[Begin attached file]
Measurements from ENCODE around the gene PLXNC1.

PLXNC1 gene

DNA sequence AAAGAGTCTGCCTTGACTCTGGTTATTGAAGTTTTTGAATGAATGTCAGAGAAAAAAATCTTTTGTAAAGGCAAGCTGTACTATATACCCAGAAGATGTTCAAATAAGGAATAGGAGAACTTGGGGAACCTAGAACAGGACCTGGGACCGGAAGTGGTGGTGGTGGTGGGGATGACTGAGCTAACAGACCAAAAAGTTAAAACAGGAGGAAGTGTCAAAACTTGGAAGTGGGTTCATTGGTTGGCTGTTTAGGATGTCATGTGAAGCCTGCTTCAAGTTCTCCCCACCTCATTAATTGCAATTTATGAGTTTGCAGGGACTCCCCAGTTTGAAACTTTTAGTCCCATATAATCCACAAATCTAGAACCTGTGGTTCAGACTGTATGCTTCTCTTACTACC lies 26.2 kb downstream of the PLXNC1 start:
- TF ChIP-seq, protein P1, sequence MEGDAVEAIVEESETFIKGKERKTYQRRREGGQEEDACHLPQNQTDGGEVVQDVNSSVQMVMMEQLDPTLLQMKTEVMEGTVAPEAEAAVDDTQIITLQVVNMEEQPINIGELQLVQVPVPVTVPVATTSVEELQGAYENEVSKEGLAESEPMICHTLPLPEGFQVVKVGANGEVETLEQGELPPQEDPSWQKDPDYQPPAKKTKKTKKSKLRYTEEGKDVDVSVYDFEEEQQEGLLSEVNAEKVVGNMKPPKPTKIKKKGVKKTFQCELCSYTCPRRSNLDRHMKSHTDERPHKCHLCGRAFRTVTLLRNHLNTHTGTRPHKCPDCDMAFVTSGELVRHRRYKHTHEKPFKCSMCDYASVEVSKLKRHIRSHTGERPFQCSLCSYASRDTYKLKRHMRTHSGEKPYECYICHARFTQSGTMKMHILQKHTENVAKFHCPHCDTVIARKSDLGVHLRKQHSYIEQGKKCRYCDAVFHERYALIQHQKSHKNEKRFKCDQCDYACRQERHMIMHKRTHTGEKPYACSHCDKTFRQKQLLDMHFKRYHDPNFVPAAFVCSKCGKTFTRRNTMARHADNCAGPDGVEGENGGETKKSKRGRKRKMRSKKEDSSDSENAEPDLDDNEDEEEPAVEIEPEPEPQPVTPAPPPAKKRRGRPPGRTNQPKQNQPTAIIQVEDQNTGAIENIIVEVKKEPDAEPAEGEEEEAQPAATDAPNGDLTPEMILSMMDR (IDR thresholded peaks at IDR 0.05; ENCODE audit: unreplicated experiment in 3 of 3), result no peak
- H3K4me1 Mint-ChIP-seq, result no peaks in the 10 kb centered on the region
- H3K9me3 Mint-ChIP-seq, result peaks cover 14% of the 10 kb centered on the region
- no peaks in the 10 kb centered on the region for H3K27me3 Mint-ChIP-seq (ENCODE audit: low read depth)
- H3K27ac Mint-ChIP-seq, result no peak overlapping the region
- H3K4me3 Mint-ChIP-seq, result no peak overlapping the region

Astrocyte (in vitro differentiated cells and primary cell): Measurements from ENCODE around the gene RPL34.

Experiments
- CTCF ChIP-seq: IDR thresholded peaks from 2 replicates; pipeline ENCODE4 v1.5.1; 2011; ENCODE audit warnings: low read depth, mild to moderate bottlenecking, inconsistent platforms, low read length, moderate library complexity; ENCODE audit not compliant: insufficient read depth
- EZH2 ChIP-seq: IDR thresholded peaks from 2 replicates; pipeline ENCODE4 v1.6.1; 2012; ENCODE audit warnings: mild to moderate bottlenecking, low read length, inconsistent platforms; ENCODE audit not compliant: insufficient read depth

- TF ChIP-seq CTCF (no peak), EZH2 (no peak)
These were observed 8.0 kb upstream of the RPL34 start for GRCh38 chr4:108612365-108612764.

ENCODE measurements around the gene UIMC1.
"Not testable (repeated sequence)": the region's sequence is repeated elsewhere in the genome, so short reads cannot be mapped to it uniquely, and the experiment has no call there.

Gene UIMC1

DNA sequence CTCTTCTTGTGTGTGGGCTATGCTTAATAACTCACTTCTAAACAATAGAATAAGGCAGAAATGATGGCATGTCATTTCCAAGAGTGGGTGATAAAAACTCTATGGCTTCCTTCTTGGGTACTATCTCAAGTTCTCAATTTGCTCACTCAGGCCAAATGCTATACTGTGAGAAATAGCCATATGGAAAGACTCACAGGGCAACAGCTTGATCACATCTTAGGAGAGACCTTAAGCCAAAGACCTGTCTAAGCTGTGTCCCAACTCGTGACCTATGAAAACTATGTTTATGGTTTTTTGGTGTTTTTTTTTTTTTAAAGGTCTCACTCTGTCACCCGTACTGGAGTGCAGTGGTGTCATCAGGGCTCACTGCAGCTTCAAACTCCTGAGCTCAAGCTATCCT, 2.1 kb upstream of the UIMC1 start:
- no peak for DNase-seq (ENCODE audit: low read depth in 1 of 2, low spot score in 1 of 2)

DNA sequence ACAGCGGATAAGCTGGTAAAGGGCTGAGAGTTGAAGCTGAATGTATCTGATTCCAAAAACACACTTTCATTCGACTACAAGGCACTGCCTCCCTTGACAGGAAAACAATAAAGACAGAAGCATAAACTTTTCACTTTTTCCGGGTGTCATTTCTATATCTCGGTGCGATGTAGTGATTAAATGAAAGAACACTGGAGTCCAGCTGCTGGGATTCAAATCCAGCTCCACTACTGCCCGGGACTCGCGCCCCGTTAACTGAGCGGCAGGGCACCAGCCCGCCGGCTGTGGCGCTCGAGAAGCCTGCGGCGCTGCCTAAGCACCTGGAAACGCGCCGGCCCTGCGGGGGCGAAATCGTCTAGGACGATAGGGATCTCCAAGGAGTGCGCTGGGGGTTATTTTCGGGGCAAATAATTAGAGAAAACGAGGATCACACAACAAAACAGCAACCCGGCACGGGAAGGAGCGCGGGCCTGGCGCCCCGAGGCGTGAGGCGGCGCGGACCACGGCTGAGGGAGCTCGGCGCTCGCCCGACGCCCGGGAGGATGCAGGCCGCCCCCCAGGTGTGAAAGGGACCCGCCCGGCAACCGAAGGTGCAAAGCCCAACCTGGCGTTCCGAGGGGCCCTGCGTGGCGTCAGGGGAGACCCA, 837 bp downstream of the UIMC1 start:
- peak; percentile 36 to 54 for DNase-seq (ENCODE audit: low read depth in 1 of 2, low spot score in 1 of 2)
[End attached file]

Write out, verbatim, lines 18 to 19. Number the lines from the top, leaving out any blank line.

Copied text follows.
Gene UIMC1

DNA sequence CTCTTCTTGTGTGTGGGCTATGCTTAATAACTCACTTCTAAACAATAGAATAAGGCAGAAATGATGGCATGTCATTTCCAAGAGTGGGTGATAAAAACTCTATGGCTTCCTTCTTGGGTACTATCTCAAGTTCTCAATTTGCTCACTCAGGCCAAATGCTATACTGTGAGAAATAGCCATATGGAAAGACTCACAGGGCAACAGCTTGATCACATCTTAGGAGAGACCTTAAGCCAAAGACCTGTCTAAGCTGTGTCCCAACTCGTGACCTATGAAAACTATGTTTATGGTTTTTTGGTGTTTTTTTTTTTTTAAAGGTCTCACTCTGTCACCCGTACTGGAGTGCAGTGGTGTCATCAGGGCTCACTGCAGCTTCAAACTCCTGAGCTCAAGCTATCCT, 2.1 kb upstream of the UIMC1 start: